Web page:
Sometimes I wonder if it seems silly that I am hung up on the physical aspects of motherhood when the point is that I was able to become a mother. A genetic mother. The point is that it can be hard to be a woman, a mother, with a less-than-traditional path in this society.  The definition of being a woman is still tied to motherhood, and when you differ from that, it is painful and difficult. Even now, 11 years after we started our TTC journey, I still feel “other.” And age has not helped because I feel like I am entering the span of life in which I am no longer considered to be a legitimate woman. Invisible. Yes, these are my own issues. Yes, many of them are likely silly. If I – a cisgender woman – feel like this, I can imagine how my trans sisters feel. My hope is that we can work together to create a new vocabulary that represents our experiences and realities and expands the definition of what it means to be a woman AND a mother.

Planned Parenthood and the Infertile

It’s late 2015 and Planned Parenthood is again under attack. The ostensible reason is because of doctored videos about selling fetal parts (they are donated but PP is allowed to recoup costs), but the real reason is because there is a group of people in this country, in 2015, who truly believe that reproductive freedom is a moral travesty.

I do not. I support Planned Parenthood and everything it does, even non-federally funded abortions. I am pro choice. I always have been and always will be.

As an infertile, this may seem odd. How can I support an organization that provides a (legal) service that seems to be at odds with what my husband and tried so long to achieve?

First of all, it’s not my business what someone legally (let’s not forget that key fact) chooses to do with her body. Secondly, it isn’t some moral equation: one less abortion means a baby for an infertile. It’s not like the lack of abortion would result in a glut of adoptable infants. That’s a repugnant thought actually, based on what we know and understand about the complexities of adoption- that the lack of reproductive freedom would somehow enable more couples to adopt. And it isn’t the 50s. Forcing women to have their babies would likely result in their parenting the child, perhaps in less than ideal situations. And darn, where is that social safety net again?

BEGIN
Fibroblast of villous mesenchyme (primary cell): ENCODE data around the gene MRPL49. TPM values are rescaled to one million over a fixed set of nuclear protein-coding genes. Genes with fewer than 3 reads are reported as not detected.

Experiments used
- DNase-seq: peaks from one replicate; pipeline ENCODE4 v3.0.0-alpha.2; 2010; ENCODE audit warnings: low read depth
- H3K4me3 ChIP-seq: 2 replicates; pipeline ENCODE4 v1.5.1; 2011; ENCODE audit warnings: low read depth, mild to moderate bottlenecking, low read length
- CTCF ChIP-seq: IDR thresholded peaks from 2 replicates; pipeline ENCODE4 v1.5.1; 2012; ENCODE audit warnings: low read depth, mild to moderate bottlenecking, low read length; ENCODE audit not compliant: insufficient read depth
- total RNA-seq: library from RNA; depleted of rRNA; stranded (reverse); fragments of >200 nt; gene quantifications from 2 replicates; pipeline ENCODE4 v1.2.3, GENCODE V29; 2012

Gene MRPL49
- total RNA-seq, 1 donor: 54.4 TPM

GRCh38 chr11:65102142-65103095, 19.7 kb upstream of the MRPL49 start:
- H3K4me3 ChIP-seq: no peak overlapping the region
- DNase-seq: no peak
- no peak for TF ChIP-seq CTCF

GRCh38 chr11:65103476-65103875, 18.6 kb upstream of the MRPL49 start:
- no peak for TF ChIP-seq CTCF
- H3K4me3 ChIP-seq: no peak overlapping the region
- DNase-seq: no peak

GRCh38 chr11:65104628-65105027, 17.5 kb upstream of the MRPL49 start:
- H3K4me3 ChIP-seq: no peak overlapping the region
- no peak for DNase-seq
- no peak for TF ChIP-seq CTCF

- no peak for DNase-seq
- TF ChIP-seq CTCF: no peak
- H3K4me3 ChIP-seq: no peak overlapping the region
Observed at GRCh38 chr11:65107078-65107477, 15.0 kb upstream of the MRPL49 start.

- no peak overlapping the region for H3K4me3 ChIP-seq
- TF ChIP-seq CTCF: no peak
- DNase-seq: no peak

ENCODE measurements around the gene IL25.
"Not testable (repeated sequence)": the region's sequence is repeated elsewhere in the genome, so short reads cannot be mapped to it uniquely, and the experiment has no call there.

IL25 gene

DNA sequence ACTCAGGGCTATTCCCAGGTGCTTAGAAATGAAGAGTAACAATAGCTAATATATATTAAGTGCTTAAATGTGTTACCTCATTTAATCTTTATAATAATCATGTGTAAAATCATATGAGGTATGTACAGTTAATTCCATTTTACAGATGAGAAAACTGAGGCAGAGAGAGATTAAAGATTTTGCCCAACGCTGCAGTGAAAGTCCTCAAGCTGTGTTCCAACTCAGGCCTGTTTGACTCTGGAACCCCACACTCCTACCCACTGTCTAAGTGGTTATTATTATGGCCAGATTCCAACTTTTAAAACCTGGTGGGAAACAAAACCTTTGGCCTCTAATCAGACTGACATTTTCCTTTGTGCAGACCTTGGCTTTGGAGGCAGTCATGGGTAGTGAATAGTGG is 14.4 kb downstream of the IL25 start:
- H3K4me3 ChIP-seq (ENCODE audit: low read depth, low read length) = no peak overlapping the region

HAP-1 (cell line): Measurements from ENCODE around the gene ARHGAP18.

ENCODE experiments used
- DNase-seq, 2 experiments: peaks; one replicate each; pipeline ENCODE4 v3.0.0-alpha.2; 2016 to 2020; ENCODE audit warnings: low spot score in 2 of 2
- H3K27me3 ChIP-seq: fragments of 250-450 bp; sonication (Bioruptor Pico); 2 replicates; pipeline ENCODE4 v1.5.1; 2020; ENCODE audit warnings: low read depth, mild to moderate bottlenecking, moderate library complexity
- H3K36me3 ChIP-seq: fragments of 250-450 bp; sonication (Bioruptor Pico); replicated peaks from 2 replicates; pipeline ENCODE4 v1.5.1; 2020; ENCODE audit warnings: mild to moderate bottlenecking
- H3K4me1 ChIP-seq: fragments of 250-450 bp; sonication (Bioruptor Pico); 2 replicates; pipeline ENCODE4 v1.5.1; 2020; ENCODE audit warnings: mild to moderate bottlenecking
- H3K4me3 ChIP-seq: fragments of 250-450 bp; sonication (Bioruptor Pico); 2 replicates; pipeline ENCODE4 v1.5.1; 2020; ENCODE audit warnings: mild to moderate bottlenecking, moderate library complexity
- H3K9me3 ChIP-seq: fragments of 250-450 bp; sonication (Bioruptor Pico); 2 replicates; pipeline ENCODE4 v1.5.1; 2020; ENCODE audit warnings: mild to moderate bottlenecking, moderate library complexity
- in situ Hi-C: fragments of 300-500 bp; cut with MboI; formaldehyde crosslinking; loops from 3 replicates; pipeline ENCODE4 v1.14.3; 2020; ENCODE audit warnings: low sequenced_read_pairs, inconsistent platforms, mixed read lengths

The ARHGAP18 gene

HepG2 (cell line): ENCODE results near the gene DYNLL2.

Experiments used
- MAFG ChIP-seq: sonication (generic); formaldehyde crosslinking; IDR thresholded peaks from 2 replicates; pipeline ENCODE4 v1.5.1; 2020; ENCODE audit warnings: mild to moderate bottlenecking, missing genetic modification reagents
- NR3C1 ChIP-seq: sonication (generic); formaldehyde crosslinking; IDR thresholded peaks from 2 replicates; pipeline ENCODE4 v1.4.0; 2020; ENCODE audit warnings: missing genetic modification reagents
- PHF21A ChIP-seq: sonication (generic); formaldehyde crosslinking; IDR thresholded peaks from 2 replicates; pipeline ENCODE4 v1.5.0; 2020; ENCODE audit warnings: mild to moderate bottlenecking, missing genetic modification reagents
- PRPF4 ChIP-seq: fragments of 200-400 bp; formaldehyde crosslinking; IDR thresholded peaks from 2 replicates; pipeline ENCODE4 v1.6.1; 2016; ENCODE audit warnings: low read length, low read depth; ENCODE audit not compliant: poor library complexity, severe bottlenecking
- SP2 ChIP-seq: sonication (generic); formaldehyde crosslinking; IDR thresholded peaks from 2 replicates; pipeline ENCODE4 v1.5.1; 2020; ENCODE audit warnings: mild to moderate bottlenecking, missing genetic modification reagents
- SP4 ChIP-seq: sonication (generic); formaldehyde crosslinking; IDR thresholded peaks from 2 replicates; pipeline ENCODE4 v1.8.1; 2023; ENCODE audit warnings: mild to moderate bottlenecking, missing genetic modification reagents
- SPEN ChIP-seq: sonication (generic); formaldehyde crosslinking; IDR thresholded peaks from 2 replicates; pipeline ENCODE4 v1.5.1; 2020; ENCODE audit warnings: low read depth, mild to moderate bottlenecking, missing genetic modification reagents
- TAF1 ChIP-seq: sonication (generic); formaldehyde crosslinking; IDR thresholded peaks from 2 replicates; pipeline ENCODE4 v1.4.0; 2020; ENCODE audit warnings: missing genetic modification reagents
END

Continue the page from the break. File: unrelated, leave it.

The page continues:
I also support Planned Parenthood because abortion and fertility treatments are facing similar attacks. The same people who want to de-fund Planned Parenthood because of abortion also have serious reservations about IVF and the embryos created. Clumps of cells in both cases. 

Consider this: my beloved, much-wanted child is the result of a transferred 8-cell embryo, the only success after 7 other embryos. It isn’t a stretch to me to see that if abortion is outlawed, IVF could be next, which is a bit ironic since it is a family-building tool. One could argue that in its own way, abortion is also a family-building tool.

The bottom line is that I support Planned Parenthood because no other group appears to care about women’s health. No other group provides necessary medical services, the vast majority of which have nothing to do with abortion. I’m also tired of legislators treating women badly and telling us what to do with our bodies, what they think is best for us. 

Stay out of my uterus. Stay out of my family-building decisions. Give me my reproductive freedom.

I stand with Planned Parenthood.

Politics of the Swimsuit

This morning, a 2014 piece by Jessica Turner titled Moms, Put On that Swimsuit, came across my FB feed. 

Turner’s message to mothers is good and necessary: put away your vanity and body issues & play with your kids at the beach or pool.

No quibbles there. 

My issue with the piece came when Turner started to help women – mothers only – accept their less-than-perfect bodies because the “imperfections” like a soft, stretched belly and larger thighs are the leftover evidence of pregnancy and childbirth.

Ouch. I hate articles like that because they fail to acknowledge the experience of women who build their families without the physical acts of pregnancy or childbirth. So even though I am a mother, my extra pounds are just fat? I have no justification for it according to Turner.

I’m probably reading way too much into her piece and allowing my own history to influence my reaction, but it is difficult in a society in which conversations about motherhood are dominated by the physical parts.

And what about non-mothers? The child-free? Are they supposed to have perfect bodies since they weren’t ravaged by pregnancy and childbirth?

How about we change the piece to this:

Dear women, you are beautiful and wonderful the way you are. You wear whatever you want at the beach or pool because you are a human being with dignity and deserve to be at the beach or pool regardless of appearance, parental status, income, marital status, sexual orientation or gender identity. You are a human being and that is what matters.